2 methods for forecasting Market demand:
1) Expert opinion: experts polled for their opinions about market size and growth rates-For market estimation problems, particularly in foreign countries new to the marketer, expert opinion is advisable. Experts polled for their opinions about market size and growth rates. Key in using expert opinion to forecast demand is triangulation- comparing estimates produced by different sources.
2) Analogy: assumes that demand for a product develops in much the same way in all countries as comparable economic development occurs in each country; Relationship between known situation and country in question. Advanced techniques include multiple regression analysis or input-output analysis.
Qualities that the foreign market research must possess: High degree of cultural understanding of the market in which research is being conducted. Creative talent for adapting research methods. The skeptical attitude in handling primary and secondary data. Proficiency in using quantitative methods-Modeling.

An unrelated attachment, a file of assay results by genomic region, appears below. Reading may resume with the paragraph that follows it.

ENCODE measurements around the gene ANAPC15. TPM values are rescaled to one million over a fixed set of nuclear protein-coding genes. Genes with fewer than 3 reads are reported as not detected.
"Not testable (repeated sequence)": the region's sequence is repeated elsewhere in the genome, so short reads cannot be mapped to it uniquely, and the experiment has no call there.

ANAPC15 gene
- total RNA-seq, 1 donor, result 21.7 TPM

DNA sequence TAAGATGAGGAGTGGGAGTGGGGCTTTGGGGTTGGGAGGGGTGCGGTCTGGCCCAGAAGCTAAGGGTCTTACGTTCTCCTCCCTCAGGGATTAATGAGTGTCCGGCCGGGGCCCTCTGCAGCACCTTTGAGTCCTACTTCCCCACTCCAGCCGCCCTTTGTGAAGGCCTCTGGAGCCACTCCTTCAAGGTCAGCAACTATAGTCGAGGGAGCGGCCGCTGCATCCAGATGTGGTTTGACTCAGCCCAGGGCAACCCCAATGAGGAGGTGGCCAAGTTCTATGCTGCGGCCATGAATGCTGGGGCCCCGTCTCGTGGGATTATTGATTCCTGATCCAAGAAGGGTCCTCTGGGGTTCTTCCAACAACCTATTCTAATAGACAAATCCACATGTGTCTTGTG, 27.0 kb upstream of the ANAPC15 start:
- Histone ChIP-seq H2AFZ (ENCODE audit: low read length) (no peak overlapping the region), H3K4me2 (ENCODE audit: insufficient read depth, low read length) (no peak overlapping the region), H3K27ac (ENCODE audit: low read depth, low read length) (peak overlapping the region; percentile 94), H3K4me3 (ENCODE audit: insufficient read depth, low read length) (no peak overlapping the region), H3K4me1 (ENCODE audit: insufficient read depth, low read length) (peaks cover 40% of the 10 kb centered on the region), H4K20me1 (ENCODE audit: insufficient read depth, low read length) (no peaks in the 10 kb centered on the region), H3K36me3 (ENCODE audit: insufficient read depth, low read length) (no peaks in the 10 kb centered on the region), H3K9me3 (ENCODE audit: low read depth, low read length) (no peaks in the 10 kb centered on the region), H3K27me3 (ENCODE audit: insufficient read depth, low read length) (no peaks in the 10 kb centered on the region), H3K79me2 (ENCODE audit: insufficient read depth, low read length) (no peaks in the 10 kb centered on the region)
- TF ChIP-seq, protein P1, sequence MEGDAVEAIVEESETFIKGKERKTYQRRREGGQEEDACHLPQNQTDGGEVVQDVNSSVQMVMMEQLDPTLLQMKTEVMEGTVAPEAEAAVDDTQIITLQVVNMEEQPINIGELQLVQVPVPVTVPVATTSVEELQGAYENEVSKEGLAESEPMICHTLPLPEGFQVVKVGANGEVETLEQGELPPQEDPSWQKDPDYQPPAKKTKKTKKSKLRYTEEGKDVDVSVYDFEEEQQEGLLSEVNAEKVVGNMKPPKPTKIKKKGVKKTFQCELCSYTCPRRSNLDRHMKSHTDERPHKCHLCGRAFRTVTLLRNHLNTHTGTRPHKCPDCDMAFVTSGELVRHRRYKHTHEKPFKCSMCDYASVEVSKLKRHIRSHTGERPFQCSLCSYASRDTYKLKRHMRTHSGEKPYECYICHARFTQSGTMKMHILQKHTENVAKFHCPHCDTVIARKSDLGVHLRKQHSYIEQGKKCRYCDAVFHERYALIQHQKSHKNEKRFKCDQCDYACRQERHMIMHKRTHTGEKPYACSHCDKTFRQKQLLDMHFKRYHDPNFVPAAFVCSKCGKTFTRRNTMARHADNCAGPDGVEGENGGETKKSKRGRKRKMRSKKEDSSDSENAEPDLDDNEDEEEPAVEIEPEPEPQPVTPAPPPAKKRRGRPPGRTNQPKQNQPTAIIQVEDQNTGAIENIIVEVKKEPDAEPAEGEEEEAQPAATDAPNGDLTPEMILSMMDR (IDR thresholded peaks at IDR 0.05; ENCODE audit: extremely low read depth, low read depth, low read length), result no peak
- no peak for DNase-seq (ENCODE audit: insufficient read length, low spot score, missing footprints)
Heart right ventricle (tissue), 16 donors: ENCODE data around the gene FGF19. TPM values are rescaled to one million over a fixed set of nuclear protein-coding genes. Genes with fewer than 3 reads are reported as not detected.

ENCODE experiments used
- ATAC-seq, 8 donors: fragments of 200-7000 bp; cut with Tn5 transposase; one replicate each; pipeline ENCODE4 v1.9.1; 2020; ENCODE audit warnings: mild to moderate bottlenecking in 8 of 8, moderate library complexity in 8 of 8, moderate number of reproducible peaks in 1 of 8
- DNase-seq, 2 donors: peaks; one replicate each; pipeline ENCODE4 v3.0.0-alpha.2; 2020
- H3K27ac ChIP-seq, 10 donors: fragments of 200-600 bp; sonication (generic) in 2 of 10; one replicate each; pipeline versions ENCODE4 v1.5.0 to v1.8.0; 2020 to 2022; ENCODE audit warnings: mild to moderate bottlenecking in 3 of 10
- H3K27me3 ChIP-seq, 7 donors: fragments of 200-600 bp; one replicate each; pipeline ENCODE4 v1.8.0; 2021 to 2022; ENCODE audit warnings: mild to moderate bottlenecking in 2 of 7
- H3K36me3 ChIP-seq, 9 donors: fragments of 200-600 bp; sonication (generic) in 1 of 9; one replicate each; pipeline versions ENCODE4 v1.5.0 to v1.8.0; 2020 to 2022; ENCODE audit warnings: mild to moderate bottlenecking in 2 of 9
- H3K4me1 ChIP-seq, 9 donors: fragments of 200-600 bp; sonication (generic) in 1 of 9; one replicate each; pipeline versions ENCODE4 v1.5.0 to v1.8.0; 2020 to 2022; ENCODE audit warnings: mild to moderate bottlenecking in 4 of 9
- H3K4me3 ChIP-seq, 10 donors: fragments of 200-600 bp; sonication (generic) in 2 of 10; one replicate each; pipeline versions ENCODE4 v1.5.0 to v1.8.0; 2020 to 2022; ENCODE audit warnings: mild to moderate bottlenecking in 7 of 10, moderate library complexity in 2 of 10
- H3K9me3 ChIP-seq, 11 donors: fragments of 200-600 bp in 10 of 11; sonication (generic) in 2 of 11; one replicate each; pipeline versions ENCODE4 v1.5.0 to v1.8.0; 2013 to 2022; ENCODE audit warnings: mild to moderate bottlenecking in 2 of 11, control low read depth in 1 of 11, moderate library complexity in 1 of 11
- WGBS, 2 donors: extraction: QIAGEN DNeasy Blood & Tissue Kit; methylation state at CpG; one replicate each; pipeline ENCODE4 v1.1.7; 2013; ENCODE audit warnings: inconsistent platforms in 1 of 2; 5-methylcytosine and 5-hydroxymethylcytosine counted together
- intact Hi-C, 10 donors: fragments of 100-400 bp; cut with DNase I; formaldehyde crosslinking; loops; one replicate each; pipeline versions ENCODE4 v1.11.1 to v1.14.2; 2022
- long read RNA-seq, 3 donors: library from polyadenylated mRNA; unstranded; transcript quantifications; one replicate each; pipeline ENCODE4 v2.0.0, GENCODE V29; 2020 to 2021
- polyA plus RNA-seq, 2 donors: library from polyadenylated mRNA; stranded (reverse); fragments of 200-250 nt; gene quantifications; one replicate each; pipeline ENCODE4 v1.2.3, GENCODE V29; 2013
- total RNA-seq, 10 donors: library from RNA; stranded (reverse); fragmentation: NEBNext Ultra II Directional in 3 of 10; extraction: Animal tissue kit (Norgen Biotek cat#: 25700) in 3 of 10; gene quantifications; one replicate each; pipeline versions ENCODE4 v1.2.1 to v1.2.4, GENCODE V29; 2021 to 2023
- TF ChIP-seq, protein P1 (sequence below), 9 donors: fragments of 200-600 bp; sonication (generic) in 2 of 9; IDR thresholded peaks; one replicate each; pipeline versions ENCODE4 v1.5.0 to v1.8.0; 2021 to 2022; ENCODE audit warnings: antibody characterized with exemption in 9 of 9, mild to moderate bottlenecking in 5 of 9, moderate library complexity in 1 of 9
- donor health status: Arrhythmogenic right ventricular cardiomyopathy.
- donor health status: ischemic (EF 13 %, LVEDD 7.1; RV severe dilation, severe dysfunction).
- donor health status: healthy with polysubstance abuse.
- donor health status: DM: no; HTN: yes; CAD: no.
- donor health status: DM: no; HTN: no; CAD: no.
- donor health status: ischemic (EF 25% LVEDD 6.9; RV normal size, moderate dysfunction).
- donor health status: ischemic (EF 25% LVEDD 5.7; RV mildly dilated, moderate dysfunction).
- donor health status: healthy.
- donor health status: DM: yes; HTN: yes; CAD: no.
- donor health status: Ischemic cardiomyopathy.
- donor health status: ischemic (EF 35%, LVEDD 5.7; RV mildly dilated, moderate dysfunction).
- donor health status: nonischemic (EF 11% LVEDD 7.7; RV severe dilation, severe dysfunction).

Income Distribution affect increase in GDP, without standard of living
We look at Per Capita GDP
The key component in developing successful marketing strategies and avoiding major market blunders is information. If researcher interested in a general non-economic review of conditions affecting the company’s business, the best area avenue would be cultural, sociological, and a political estimate. If a company wants to gather information on it’s own market environment you should define the research problem and establish research objectives. If you gather internet annual report figures from different companies to construct cost and profit for her company she has just collected secondary data. Consulting with customers regarding research design is not a standard step in the research process. The availability and accuracy of recorded secondary data increases as the level of economic development increases. Survey questionnaires are primary data. Yes/No questions research format is quantitative research. Open-ended questions research format is qualitative research. Lack of randomness in the population is not a problem of drawing a random sample in the international environment. The language barrier is the most universal survey research problem in foreign countries. Back translation is when a researcher translates a questionnaire into another language and then another translator translates it back into the original language. Parallel translation. Analogy assumes that demand for a product develops in much the same way in all countries as comparable economic development occurs in each country.